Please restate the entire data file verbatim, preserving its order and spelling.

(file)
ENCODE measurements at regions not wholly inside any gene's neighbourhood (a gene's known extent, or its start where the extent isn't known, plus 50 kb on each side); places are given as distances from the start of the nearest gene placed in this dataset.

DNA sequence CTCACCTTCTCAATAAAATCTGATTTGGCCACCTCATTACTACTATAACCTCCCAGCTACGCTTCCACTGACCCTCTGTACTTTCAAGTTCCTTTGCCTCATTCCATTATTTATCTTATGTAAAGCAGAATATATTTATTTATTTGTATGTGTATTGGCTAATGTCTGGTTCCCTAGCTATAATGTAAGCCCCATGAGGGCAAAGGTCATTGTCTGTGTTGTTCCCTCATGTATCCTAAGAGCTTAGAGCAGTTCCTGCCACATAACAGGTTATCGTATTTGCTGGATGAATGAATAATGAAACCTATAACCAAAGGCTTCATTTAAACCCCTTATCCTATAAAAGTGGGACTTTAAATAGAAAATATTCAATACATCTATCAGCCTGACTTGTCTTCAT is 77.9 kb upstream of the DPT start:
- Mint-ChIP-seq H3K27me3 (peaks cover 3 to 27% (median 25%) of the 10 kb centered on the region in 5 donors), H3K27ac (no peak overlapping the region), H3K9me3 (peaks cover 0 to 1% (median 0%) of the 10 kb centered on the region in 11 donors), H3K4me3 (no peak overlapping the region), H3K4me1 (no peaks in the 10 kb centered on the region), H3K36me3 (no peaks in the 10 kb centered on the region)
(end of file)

ENCODE measurements at regions not wholly inside any gene's neighbourhood (a gene's known extent, or its start where the extent isn't known, plus 50 kb on each side); places are given as distances from the start of the nearest gene placed in this dataset.

DNA sequence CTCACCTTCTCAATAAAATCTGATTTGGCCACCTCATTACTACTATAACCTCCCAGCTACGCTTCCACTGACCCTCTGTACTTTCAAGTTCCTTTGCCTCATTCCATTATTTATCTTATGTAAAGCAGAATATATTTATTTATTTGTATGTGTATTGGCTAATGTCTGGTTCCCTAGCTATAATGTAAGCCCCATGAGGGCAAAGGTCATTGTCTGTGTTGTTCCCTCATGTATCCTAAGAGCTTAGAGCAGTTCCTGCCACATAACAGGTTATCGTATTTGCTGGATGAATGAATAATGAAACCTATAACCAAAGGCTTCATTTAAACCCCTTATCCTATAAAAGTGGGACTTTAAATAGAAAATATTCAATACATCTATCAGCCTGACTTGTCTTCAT is 77.9 kb upstream of the DPT start:
- Mint-ChIP-seq H3K27me3 (peaks cover 3 to 27% (median 25%) of the 10 kb centered on the region in 5 donors), H3K27ac (no peak overlapping the region), H3K9me3 (peaks cover 0 to 1% (median 0%) of the 10 kb centered on the region in 11 donors), H3K4me3 (no peak overlapping the region), H3K4me1 (no peaks in the 10 kb centered on the region), H3K36me3 (no peaks in the 10 kb centered on the region)